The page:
Rumbleverse is a battle royale, where 40 players brawl it out to see who’s the strongest in Grapital City. Unlike Fortnite or other arena-style games, however, there are no guns or grenades. The only way to win is to flex your muscles and body slam your opponents — often off of tall buildings. To dive deep into Rumbleverse, we had the immense pleasure of sitting down with Iron Galaxy Studios Co-CEO Adam Boyes.
This interview has been condensed and edited for clarity.
What were some of the inspirations you took to bring Rumbleverse to life?
Adam Boyes: Being a battle royale, there are many different inspirations that we drew from, a lot of games we grew up playing, and stuff like that. Lots of nods and winks. But then there’s other parts of, say, ‘Wouldn’t it be funny if you could get fried chicken from a drive-thru?’
The game itself is a love letter to games in general, not just combat games, not just adventure games, but also sports games. A lot of us worked at Midway, and it’s been fun to watch people see some of those nods.
It feels like the game swaps from a battle royale to a fighting game! I swear I saw a parry at one time.
Boyes: There are no parries, but there are different blocks and dodges, including different air dodges as well. We had to design an entire power structure system with priority to make everything work. We couldn’t make a fighting game with 40 players online, obviously, so we had to get inspired and work around it. For example, if we use a move at the same time, someone has to win, right? That’s where the power structure comes in. Each category of attack has a different priority, so that’s what we use to determine who wins in a trade.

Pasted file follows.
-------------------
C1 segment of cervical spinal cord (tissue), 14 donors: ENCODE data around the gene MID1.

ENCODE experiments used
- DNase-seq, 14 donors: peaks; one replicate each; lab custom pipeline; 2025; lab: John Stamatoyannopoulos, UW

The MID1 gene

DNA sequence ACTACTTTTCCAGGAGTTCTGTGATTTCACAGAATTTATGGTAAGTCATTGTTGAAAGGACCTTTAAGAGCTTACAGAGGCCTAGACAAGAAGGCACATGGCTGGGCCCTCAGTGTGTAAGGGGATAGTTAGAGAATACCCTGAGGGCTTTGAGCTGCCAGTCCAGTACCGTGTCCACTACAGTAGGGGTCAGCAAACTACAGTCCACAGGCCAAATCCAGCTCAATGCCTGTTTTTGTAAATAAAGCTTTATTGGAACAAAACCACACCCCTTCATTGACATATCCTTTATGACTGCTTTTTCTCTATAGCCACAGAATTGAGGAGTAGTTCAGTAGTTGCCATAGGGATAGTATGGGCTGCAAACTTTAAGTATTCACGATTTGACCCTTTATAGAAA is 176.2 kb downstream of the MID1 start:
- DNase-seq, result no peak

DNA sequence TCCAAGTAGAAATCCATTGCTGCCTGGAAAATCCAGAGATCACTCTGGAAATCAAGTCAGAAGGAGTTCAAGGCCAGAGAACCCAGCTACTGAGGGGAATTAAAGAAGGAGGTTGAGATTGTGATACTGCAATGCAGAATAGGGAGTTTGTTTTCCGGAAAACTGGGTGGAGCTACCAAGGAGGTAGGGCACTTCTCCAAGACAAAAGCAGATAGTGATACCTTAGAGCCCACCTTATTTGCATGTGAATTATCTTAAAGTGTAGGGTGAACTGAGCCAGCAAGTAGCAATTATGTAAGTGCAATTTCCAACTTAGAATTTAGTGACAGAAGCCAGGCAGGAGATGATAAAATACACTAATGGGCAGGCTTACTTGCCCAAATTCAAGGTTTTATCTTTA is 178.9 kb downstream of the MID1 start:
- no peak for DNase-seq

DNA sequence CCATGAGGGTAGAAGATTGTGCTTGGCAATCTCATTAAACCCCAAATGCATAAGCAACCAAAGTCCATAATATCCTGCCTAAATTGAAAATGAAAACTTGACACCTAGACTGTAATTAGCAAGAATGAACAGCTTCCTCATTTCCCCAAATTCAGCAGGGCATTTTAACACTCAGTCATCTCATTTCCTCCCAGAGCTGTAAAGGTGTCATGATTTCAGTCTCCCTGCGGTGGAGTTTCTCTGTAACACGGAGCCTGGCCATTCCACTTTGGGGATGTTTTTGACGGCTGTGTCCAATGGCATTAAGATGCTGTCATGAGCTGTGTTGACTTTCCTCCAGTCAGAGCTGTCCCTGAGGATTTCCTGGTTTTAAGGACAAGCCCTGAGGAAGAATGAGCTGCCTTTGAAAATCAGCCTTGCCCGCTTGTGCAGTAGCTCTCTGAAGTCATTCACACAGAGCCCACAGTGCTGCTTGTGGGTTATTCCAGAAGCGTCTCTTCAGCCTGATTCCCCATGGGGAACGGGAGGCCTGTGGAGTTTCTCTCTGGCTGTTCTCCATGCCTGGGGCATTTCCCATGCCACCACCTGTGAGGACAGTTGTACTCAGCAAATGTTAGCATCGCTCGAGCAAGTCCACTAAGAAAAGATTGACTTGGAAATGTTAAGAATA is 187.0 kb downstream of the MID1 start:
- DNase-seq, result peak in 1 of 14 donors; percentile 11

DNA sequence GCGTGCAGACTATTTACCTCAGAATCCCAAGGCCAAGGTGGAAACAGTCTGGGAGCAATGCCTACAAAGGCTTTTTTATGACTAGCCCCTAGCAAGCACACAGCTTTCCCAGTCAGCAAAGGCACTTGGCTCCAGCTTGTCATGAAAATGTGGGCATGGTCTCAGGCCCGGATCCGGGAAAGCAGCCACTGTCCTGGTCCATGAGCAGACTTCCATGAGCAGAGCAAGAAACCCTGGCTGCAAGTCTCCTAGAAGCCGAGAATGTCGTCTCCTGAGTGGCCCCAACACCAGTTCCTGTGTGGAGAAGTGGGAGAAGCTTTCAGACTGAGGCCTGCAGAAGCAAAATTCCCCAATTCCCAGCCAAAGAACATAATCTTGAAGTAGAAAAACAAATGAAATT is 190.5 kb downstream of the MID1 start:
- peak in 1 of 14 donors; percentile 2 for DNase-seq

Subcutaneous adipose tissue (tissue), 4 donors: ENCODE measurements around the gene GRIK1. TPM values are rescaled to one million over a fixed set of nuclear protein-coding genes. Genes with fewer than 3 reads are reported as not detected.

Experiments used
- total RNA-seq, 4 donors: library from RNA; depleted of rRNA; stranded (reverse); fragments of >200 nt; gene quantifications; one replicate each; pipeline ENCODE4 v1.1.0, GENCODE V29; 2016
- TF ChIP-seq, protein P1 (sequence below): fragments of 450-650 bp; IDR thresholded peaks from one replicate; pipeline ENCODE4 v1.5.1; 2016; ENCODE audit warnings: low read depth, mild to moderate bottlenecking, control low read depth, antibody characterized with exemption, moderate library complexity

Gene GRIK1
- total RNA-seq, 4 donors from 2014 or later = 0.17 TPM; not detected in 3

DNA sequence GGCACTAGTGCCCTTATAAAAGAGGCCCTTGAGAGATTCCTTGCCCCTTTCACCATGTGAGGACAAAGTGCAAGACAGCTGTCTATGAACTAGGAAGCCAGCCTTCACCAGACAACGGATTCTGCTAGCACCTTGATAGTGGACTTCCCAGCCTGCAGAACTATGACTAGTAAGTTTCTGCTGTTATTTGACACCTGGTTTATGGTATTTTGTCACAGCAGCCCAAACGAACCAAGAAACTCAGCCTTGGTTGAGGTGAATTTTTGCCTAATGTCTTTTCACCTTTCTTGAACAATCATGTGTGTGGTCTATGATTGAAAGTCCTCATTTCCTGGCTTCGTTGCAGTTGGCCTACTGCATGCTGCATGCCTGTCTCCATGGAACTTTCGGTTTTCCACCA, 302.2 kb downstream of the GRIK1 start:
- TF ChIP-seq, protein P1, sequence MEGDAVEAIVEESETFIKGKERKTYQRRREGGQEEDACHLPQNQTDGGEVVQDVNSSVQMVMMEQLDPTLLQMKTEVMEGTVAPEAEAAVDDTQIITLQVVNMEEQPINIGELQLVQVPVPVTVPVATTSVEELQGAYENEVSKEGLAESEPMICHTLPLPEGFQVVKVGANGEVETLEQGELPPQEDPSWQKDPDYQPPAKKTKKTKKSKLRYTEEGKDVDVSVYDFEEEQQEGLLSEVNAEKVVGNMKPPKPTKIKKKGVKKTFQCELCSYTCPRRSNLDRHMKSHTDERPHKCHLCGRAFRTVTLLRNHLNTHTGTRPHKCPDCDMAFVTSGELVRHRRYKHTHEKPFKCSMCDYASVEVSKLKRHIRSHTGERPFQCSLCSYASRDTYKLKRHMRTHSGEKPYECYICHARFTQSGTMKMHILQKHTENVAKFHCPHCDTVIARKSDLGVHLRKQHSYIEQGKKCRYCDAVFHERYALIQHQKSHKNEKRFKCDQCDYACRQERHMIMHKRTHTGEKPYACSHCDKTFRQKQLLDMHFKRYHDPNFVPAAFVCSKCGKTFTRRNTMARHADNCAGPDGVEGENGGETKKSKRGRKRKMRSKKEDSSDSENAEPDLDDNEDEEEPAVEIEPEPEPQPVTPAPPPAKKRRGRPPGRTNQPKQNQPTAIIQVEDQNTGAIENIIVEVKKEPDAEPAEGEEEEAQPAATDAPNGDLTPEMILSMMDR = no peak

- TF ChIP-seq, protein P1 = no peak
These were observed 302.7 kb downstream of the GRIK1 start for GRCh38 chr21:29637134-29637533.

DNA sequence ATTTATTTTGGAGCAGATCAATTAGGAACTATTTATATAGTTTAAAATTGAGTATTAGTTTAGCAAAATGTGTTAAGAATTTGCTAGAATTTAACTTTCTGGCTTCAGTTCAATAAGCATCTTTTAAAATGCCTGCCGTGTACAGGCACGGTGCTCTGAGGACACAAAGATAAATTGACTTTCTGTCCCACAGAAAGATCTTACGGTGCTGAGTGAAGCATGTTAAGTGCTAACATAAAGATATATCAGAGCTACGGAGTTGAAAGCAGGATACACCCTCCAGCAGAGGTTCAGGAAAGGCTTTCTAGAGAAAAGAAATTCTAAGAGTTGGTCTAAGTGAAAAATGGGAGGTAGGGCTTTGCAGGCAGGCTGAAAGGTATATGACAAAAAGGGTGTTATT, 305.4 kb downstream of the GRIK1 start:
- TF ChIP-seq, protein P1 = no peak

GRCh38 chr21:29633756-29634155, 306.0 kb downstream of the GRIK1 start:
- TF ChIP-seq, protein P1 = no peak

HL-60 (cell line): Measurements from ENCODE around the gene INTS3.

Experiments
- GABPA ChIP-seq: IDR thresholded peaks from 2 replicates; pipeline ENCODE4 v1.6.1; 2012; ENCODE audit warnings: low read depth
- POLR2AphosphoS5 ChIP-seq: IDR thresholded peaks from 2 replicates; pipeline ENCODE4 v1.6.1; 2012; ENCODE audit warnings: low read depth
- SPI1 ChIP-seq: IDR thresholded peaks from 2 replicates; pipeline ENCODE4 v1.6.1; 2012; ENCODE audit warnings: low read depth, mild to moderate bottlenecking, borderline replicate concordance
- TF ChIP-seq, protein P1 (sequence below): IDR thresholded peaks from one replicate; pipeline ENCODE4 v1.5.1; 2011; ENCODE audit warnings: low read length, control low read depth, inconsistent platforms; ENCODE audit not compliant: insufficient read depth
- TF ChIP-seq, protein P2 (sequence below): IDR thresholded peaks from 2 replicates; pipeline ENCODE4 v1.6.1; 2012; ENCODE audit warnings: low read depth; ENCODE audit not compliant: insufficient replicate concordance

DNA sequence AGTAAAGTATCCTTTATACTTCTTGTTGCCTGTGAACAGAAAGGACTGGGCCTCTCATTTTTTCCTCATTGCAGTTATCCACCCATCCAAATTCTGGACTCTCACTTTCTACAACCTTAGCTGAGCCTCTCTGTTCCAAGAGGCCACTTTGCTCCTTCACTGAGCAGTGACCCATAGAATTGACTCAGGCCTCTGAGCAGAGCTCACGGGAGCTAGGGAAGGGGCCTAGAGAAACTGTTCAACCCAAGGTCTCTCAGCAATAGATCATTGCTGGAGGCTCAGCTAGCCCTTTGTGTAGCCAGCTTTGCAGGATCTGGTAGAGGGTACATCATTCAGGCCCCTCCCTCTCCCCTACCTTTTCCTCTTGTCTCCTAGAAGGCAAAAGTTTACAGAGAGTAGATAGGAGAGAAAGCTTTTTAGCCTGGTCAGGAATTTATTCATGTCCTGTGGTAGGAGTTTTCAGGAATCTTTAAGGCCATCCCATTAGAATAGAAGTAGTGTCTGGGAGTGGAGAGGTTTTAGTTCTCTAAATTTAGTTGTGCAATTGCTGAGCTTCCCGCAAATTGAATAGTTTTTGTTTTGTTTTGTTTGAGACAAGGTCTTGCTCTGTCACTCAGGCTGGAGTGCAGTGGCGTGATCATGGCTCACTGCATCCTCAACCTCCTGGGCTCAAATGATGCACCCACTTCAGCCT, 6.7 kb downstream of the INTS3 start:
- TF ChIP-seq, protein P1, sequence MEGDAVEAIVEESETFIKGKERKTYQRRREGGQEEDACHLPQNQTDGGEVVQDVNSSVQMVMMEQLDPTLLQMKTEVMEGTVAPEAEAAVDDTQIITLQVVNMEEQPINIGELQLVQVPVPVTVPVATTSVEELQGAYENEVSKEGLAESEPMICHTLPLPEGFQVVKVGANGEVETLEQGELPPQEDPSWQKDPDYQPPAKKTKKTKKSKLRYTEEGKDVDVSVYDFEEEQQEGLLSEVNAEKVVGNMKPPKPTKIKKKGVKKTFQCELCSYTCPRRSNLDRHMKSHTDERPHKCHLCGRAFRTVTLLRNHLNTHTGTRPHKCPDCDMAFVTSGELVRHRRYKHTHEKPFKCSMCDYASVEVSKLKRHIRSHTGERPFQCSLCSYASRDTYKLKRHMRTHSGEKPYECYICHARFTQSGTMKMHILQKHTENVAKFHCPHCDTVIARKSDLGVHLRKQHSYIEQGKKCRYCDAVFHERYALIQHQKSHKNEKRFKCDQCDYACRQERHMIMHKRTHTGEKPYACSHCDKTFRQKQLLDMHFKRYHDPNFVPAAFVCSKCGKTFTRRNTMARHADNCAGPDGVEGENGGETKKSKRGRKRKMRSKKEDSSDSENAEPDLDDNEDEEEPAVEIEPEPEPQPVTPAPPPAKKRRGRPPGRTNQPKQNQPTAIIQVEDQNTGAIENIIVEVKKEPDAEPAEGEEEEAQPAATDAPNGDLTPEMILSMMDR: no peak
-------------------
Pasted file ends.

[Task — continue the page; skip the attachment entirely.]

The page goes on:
Have you drawn inspiration from wrestling as well? You have these big brawlers slamming people around like in a WWE 2K game.
Boyes: It was actually when my co-CEO, Chelsea, was like ‘We should do wrasslin’, and from there the ideas started to flow. We asked ourselves ‘Okay, what is this setting?’ It’s Planet Suplex, and every person is born a champion. So then we got to thinking things like “What would the airport look like? What would the subway be like?”
Everyone just wants to compete, to be the greatest competitor. So we’re not gonna have people driving around in cars, delivering mail. No, they’re gonna be running around, doing press-ups and stuff like that. We even went in on the stat system, you know, with arms, legs, and your core. That was a funny joke in the early days of development, we were like “Wouldn’t it be funny if stats aren’t like endurance, and instead, it were arms and legs? Like, it’s leg day, it’s arm day.